On joining a convent: “You have to knock three times…”

The age of women who are attracted to religious life in Britain is getting younger, and Vanity Fair is taking a look at the phenomenon:

For twenty-something women considering a life in a habit, it’s God’s honest truth: “Not everyone looks good in black.”

So says Triona Adams, an effervescent former nun who, at 26, left her position with a successful London theatrical agency and joined an enclosed Benedictine order in Oxfordshire, England. The youngest at the convent by far— the next youngest sister was 52, the oldest 101—Adams had been fascinated by nuns throughout her Catholic childhood. In 2001, she went on a weekend retreat with the convent, deciding whether to join—and afterward made several phone calls to the sisters to affirm her choice. No one called her back. As a last resort, she sent them a fax—and it worked. “You have to knock three times,” she says. “People assume they’re just taking anyone—[that] you just have to show up. But they want to make sure you have a vocation, not that you just don’t have anything else to do.”

Joining an enclosed order for Adams meant waking up at six a.m., going to church an average of seven times per day, talking very little, and making no contact with the outside world except through letters—she had a friend who, without fail, mailed her a Galaxy chocolate bar every week. “I went with the aim of wanting to make it the rest of my life,” Adams says. “I do wonder if I knew early on [that it wasn’t right] and was being really stubborn. It was like a bad blind date—that little spark was not there.” Since leaving the convent, Adams has written a one-woman play about her experiences, titled Nun the Wiser, which she performs all over the U.K. Still, she says, her relationship with Catholicism endures—“I still go to church every week.”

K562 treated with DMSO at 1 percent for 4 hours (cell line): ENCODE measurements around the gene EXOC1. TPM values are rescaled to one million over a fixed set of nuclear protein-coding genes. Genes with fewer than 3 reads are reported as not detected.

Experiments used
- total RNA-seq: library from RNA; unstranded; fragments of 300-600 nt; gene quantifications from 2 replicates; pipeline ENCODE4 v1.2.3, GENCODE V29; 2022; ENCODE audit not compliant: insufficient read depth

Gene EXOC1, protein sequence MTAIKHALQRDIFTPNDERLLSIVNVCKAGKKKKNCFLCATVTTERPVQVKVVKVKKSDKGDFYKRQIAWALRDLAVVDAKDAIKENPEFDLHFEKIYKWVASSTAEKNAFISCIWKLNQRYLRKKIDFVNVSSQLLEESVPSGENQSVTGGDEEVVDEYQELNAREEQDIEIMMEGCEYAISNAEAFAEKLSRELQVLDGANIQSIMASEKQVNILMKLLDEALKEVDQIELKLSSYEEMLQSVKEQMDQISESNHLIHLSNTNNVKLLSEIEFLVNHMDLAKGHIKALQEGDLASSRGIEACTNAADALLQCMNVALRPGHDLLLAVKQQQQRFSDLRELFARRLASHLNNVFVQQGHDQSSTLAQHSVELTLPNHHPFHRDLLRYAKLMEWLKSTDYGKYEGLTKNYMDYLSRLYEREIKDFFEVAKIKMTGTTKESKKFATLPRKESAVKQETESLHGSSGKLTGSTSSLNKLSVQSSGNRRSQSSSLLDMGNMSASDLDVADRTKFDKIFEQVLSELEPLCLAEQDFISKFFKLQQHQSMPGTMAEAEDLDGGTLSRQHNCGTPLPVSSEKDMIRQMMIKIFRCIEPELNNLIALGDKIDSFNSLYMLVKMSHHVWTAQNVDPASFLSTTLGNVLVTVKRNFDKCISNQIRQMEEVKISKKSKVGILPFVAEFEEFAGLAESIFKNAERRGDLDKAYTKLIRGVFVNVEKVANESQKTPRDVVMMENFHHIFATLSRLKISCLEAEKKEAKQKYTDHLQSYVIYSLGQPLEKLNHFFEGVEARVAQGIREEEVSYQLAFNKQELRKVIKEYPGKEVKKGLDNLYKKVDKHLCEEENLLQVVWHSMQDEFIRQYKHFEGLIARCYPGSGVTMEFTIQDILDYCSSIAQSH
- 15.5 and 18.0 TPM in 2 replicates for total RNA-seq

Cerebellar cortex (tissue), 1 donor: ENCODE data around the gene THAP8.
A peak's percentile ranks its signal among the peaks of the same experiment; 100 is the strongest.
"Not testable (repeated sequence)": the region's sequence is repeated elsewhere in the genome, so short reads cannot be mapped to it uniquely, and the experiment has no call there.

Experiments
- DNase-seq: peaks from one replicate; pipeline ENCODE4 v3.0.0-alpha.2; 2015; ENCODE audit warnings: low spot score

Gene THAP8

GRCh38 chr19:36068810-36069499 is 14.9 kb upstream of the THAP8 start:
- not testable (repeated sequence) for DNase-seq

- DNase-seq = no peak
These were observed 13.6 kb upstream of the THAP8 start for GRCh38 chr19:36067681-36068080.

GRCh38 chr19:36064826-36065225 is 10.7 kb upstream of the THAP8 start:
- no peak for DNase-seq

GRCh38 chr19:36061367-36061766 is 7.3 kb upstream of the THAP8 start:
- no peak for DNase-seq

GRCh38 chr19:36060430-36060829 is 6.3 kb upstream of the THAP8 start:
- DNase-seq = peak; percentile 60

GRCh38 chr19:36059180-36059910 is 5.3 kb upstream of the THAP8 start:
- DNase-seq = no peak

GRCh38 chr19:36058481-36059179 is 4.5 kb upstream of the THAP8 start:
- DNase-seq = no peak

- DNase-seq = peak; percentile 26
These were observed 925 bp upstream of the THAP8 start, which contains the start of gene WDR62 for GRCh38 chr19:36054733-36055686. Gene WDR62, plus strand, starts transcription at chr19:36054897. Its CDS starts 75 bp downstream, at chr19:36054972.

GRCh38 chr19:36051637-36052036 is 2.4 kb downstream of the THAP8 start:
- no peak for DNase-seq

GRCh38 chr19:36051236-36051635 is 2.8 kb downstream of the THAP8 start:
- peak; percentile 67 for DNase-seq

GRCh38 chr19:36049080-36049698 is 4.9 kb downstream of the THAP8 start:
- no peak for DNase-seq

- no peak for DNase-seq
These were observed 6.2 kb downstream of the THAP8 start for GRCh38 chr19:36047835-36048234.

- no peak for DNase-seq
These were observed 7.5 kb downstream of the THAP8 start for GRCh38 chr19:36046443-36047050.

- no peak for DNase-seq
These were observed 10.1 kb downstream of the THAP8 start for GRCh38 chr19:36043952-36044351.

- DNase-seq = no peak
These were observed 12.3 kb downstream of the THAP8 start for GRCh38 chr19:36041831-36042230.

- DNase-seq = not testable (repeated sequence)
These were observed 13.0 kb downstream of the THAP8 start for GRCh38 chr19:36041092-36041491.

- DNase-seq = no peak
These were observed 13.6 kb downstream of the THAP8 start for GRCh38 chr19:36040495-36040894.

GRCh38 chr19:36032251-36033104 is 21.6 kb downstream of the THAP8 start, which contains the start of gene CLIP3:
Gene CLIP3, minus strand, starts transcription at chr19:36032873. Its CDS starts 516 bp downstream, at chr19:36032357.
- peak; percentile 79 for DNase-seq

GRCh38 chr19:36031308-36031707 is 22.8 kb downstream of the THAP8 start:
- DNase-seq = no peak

Adams’s story is not as unique as it might seem. According to the Catholic Church’s National Office for Vocation, the age range of people showing an interest in formally entering a religious community is skewing younger: the young end is now 16 to 18 years old, whereas 10 years ago it was 30 or 40. From 2006 to 2010, the proportion of women in formation—training to become a nun—who were under 40 increased from 42 percent to 70 percent.

BBC1 recently aired a documentary on the subject called Young Nuns, which follows two young women considering the convent: Clara, 23, and Catherine, 25. It also features the Franciscan Sisters of the Renewal, one of the U.K.’s youngest religious communities, with an average age of 30.

Vicky Mitchell, 30, and not herself religious, produced and directed the documentary. “I used to live in a student house that was opposite a convent, [and] that planted the seed,” she says. “They were all quite elderly. I became interested in finding out what the women of my generation were doing.” For decades, she says, the participation numbers have been falling, but now they’re starting to rise. “I’ve never found a clear answer to the question—I guess the main thing was, the women choosing this life weren’t easy to categorize,” she says.

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